Overall and Final Verdict

It’s interesting to see EnGenius isn’t just focusing on one portion of the market. We have just recently taken a look at some of their business focused hardware when upgrading our office/testing with WiFi 6. Given the cost of that hardware, the expectations are extremely high. But with the ESR530’s, these are much cheaper and a lot more in line with what most people would be shopping for to upgrade their home wireless coverage. Even though they are cheaper I was still surprised by what you are getting, namely mesh capabilities. Which EnGenius made extremely easy to set up using their app. The last mesh router pack that I took a look at had a similar app but was limited in overall functionality because they didn’t also provide more traditional access. The ESR530 has that, their advanced mode takes you directly to a webpage with all of the normal options you would find on a home router. If you don’t want to use an app, once everything is set up you can drop that and just use the web interface. I also really dig the addition of a USB port on each of the ESR530’s which can be used as a file server or a printer server. This isn’t new functionality for a router, but by having multiple routers in your mesh network you can add multiple devices.

Being a budget-friendly mesh router, there were a few downsides of course. The biggest that I ran into was an overall slowdown in wireless performance when relying on wireless for the mesh. If you have the chance to run an ethernet between each ESR530 you will see better performance. This isn’t a huge surprise to those who are tech-savvy, but the ESR530’s target audience may not know that. Another complaint is the overall size of the ESR530, they are taller than I would have expected them to be. Twice as tall as a traditional access point which will make them look a little weird if you ceiling mount them. Speaking of that, power over ethernet support would have been nice to allow them to be mounted in a location like a ceiling which isn’t going to have a power plug nearby. My only other complaint was with the interface, while they have logging, I would love to see traffic graphs to help show overall usage, long term traffic being used by each node, and user to allow people to better track their network.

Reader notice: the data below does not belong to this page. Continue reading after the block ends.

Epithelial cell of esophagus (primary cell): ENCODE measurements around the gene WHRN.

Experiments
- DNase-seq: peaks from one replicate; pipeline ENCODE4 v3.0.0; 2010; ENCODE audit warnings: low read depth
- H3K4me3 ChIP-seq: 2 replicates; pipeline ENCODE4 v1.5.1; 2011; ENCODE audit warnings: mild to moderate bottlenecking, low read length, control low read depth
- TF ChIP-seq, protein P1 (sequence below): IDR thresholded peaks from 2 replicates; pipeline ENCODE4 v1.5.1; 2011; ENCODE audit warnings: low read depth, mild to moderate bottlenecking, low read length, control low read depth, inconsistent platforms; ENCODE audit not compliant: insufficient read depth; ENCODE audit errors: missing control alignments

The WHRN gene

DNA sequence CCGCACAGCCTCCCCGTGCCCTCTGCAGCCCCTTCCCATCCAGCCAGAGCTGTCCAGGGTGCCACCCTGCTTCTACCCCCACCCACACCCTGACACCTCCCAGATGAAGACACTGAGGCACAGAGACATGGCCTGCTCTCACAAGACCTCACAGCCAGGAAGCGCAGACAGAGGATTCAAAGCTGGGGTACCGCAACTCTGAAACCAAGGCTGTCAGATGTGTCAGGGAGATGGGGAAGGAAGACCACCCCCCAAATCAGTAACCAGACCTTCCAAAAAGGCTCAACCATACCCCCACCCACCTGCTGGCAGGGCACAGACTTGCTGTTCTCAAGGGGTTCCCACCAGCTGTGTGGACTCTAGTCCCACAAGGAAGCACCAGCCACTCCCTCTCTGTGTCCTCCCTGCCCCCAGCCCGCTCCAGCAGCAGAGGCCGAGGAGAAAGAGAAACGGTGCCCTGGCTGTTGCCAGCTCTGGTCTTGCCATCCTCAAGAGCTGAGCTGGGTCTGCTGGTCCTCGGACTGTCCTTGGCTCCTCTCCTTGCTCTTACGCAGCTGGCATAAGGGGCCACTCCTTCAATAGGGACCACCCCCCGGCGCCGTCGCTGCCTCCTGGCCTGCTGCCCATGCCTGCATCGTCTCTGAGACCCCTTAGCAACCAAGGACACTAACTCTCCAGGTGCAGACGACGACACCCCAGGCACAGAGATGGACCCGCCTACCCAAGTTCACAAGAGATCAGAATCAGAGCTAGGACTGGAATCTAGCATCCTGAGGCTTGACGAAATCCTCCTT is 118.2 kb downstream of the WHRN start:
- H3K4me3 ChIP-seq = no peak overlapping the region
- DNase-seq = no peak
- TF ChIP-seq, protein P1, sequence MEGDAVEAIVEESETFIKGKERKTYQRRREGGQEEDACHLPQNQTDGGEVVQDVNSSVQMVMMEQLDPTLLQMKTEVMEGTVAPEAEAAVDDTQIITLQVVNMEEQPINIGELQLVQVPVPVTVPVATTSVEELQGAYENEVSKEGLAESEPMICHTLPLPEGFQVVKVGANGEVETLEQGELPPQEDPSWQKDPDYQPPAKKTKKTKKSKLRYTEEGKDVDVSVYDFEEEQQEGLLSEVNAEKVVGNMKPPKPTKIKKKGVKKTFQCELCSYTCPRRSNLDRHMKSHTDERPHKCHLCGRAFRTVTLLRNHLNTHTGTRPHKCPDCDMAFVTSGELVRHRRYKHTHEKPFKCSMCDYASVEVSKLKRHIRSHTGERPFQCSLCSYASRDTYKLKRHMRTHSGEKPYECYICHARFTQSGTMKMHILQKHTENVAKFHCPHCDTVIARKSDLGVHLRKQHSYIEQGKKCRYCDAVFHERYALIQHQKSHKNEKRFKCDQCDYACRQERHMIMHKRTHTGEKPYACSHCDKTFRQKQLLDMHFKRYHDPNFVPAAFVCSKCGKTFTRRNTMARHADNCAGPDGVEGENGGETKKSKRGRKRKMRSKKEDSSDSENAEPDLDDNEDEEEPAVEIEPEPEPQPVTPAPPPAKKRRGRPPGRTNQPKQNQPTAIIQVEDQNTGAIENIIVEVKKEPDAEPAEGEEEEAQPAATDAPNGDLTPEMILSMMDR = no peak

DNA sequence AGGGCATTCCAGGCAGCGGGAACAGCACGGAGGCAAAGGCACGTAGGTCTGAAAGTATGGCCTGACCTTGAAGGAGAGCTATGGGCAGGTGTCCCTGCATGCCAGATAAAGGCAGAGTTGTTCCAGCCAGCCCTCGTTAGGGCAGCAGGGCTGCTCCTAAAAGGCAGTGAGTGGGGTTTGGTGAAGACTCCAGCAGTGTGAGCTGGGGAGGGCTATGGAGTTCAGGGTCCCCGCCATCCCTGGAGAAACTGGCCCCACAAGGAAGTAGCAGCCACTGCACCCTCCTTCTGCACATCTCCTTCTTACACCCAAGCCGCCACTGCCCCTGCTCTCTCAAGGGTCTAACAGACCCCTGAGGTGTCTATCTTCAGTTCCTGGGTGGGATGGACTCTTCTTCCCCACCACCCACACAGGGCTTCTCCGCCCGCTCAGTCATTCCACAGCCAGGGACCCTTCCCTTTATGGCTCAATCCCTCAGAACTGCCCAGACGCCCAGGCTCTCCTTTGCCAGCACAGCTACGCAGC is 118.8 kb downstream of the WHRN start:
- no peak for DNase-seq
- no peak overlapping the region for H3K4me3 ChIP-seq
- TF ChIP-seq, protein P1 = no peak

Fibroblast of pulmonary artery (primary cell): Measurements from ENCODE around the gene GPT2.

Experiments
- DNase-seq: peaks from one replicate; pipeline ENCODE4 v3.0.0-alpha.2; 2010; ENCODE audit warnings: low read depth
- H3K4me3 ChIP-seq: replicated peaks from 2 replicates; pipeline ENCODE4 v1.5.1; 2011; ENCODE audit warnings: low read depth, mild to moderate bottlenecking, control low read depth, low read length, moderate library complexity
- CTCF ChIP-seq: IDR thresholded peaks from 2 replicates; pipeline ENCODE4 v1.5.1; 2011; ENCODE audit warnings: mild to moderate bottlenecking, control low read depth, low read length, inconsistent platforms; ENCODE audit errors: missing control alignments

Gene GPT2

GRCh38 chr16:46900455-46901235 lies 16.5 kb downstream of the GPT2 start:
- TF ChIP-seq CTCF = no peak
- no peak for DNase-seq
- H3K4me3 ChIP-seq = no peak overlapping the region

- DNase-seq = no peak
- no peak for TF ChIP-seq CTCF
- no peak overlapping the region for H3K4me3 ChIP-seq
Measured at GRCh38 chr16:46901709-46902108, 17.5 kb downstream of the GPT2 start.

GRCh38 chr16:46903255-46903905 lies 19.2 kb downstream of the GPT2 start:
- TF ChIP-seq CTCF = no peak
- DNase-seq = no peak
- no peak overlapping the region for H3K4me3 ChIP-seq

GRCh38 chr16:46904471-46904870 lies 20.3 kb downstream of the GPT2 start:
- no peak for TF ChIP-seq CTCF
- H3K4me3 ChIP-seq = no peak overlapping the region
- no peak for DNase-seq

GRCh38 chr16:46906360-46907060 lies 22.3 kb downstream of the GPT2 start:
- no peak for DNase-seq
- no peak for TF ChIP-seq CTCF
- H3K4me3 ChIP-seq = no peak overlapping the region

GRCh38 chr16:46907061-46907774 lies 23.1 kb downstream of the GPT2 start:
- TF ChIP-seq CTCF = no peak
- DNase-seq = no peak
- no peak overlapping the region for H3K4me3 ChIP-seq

Now I already mentioned a few times that the ESR530’s are a more budget-focused option. Our two-pack of routers sells for just under $100 which is a nice discount when you consider an individual ESR530 is $59.99. The pair of ESR530’s will run you nearly what just one mesh router would when compared to something like the Amazon erro mech or the TP-Link Deco that I previously tested. So that price discount is significant. The lower price does mean lower performance if you aren’t hard wiring the routers together so there is a tradeoff there, but this is a great option for someone who isn’t getting the coverage they need in a larger home with an individual router.

fv5

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Author Bio
garfi3ld
Author: garfi3ldWebsite: http://lanoc.org
Editor-in-chief
You might call him obsessed or just a hardcore geek. Wes's obsession with gaming hardware and gadgets isn't anything new, he could be found taking things apart even as a child. When not poking around in PC's he can be found playing League of Legends, Awesomenauts, or Civilization 5 or watching a wide variety of TV shows and Movies. A car guy at heart, the same things that draw him into tweaking cars apply when building good looking fast computers. If you are interested in writing for Wes here at LanOC you can reach out to him directly using our contact form.

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